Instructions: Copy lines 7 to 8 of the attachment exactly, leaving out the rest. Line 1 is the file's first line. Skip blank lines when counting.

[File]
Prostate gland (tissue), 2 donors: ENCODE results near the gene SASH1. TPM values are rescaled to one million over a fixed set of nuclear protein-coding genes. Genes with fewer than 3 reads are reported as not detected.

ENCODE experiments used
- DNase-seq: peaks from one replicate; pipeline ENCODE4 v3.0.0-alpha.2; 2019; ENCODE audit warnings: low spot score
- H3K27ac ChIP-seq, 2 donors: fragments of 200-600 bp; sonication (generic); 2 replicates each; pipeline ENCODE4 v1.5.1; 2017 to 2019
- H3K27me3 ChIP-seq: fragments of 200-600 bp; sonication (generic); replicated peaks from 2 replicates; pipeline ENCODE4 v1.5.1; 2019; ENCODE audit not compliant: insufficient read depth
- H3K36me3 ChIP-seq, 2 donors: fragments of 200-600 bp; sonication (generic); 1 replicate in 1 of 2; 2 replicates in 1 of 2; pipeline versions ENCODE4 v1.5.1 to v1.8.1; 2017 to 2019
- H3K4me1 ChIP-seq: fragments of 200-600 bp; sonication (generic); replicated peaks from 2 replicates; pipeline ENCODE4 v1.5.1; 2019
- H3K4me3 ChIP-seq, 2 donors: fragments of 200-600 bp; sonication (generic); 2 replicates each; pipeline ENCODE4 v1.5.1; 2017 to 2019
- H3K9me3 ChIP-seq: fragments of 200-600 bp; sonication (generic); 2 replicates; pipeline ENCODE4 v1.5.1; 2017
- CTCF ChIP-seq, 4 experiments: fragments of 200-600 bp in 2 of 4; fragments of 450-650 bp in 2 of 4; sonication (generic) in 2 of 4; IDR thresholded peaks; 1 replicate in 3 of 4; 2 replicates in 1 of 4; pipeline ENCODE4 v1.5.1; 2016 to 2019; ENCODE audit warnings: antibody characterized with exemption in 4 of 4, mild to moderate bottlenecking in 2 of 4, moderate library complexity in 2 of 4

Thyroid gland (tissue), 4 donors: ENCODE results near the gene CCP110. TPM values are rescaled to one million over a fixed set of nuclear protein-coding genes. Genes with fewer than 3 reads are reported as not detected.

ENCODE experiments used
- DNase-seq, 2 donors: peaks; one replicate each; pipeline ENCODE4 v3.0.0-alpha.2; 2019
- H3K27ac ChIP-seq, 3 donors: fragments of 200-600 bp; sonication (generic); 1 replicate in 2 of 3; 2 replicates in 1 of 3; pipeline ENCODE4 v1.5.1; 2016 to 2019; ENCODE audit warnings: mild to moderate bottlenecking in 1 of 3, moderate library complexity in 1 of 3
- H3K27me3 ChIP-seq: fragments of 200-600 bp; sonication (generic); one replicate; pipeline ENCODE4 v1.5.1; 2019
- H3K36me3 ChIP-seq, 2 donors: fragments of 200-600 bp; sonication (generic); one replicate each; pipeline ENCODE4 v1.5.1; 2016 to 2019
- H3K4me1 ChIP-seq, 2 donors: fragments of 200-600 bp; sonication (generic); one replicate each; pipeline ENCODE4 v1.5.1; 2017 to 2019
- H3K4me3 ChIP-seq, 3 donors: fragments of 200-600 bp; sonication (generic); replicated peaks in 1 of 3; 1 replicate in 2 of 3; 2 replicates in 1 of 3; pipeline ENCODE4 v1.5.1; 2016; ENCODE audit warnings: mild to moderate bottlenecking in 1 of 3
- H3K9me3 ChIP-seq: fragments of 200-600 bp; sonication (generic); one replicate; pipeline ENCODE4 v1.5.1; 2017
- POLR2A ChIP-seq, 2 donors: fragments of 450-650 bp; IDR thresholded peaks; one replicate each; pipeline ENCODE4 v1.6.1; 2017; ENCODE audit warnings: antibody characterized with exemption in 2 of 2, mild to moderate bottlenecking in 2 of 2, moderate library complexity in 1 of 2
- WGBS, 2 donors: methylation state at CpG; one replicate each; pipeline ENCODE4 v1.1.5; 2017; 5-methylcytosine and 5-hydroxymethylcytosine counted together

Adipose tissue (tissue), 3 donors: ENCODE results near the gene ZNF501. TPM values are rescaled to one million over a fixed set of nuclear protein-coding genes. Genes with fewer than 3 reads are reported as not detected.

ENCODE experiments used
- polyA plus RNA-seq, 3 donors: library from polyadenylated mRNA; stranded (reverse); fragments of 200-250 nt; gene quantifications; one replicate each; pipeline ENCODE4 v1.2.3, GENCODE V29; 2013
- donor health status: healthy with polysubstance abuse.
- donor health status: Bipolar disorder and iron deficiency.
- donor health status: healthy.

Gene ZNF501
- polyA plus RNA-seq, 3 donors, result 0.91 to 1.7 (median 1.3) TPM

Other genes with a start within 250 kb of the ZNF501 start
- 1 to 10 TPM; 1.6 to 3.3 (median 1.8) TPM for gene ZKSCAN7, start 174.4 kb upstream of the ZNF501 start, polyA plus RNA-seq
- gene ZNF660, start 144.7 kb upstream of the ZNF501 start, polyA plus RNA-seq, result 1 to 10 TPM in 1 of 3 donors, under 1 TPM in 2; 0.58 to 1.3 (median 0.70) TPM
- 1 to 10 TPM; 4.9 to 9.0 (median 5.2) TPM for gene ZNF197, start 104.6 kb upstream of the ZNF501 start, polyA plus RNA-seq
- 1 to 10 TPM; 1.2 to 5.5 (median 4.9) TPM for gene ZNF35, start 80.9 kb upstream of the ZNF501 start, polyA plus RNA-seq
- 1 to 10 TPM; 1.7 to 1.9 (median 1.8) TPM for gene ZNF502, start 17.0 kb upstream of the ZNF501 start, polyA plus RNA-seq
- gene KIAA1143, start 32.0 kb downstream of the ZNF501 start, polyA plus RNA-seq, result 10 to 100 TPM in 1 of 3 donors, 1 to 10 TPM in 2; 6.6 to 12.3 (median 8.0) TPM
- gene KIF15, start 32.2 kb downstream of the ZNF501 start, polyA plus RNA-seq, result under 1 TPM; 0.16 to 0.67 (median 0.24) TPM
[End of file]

- H3K4me1 ChIP-seq: fragments of 200-600 bp; sonication (generic); replicated peaks from 2 replicates; pipeline ENCODE4 v1.5.1; 2019
- H3K4me3 ChIP-seq, 2 donors: fragments of 200-600 bp; sonication (generic); 2 replicates each; pipeline ENCODE4 v1.5.1; 2017 to 2019